Yes, it has been a while since the last post! It is truly amazing how quickly the time has passed. The good news is that I have been busy living life, exploring the world, looking forward to some sort of working retirement (the only type available to US citizens these days), and planning the future. Over the past months many have contacted me to report clean bills of health in bladder cancer screening procedures, generally cystoscopies, and the results are summarized in the sidebar to the left. Others have reported complications or ancillary issues, and those are the topics for today's post.
First of all we have John B. in Minnestota reporting that his last PSA jumped from 0.5 to 6.1. Anything over 4.0 is considered high. Further investigations discovered a lump in his prostate, and biopsies (13 samples) of this lump proved to be negative - ALL CLEAR. Turns out the lump and elevated PSA are something called Granulomatous Prostatitis, and may have been caused by the BCG treatments. John tells me that the doctors expect the lump to dissolve and go away on its own. He will have a prostate inspection on December 4 to see how things are progressing. John is interested to hear if there are any others who have had this experience. Please add a comment below if you have had this, or know somebody who has.
I also got a note from Geraldine, an Irish woman living in Britain. She suspects that Irish ancestry may imply increased risk of bladder and other cancers. Not sure if there is a correlation. I suspect diet has more to do with it than genetics. Any thoughts or observations from out there?
I also need to report on body acidity, alkalinity, and diet. First a few words about body pH. There is not actually such a measure. Doctors routinely monitor blood pH, which the body regulates using its natural buffering system to within a very narrow range in healthy people, between 7.35 and 7.45 - slightly alkaline. (Neutral is 7.0 with values lower being acidic and higher being alkaline.) Arterial (oxygen-rich) blood tends to range higher (7.41) while venous blood tends more toward 7.36. For this reason most physicians scoff at the idea of alkalinity therapy to control or prevent cancer, because the bloodstream is already slightly alkaline, and it will not go above 7.45 - unless something else is seriously wrong with you. This line is reasoning is correct, as far as it goes. What is overlooked is that the body is full of other fluids besides blood, and they are not as tightly buffered or regulated by natural systems. Besides urine these include saliva, lymph, spinal fluid, interstitial fluid, bile, aqueous and vitreous humors (in your eyeballs), endolymph (in your inner ear), and most importantly, cytosol - the fluid within each cell. The easiest one to measure pH on yourself is urine.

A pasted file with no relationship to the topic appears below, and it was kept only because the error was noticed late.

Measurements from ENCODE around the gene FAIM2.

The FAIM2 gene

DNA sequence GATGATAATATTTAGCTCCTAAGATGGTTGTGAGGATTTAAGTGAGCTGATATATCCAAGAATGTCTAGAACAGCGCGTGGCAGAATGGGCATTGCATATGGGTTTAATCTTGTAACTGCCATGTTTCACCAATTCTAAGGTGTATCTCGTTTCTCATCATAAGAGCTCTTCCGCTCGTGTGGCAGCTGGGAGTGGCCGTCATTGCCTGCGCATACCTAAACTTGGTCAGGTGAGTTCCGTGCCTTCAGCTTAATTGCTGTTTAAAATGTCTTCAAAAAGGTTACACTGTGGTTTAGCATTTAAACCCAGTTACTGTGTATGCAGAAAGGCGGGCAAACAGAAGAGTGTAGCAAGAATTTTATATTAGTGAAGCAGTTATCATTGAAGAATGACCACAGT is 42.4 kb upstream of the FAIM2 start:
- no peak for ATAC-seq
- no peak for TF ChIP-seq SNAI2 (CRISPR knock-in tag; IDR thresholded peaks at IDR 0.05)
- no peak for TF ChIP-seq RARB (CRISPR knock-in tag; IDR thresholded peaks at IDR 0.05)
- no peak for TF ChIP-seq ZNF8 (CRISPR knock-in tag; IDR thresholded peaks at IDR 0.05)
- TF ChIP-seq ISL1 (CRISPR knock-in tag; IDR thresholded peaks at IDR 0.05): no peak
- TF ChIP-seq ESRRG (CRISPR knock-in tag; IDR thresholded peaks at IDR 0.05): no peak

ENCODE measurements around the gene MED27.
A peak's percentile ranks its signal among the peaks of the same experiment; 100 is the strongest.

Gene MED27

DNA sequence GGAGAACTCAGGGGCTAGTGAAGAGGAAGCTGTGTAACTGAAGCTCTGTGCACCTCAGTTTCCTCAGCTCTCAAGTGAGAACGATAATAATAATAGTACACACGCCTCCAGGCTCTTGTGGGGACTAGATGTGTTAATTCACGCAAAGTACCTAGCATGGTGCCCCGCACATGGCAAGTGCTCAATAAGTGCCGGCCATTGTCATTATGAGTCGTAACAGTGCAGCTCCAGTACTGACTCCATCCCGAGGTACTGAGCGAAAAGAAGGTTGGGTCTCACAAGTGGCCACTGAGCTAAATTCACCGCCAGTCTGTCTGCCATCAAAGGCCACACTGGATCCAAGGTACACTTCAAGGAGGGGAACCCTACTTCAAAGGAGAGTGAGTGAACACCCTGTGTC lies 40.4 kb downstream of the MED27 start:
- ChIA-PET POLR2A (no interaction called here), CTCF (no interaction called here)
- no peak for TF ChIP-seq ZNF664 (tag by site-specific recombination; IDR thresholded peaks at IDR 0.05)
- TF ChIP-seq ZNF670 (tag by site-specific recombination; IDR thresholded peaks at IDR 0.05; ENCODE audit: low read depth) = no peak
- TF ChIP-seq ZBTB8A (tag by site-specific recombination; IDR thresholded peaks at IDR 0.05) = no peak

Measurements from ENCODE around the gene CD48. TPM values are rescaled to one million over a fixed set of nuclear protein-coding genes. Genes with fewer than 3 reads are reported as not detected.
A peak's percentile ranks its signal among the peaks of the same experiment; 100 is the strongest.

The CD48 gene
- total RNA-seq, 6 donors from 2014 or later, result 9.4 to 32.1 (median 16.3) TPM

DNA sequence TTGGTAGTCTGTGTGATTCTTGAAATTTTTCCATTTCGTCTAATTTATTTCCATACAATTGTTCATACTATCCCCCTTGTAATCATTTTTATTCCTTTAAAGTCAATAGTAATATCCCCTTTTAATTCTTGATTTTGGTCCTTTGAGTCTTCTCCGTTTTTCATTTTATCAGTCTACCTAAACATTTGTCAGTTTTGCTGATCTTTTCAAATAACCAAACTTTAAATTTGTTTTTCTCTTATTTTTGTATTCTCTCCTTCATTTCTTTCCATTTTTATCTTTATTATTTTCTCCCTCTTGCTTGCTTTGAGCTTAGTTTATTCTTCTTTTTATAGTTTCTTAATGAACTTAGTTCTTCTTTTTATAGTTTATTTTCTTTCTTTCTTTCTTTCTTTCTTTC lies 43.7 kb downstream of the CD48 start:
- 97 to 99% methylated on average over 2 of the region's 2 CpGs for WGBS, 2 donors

Measuring urine pH is also potentially very helpful. Again, most doctors will scoff at the idea, because urine naturally ranges widely in pH. As it should. But one must consider the function of urine. Its purpose is for elimination. Elimination of things your body doesn't need, extracted from the bloodstream by the kidneys. While urine is mostly water, it can contain quite a few other things - over 3000 other things. The curious can find the entire list here: Urine Metabolome These things range from biological trash (broken cell pieces, enzymes, proteins, etc.) to salts, drugs, and environmental toxins. While all of this may be intellectually stimulating, what's the point? Simply this. If you have too much of something present nearly anywhere in the body, it will ultimately show up in the urine. So if your urine is usually acid, that means that, somewhere in your body (perhaps many places) are running too acidic. This condition is common in most cancer patients. By adjusting diet or other intake, one might be able to have the urine become neutral or alkaline, meaning that the alkalinity capacity of other areas of your body is maxed out - thus creating an environment that is toxic to cancer growth.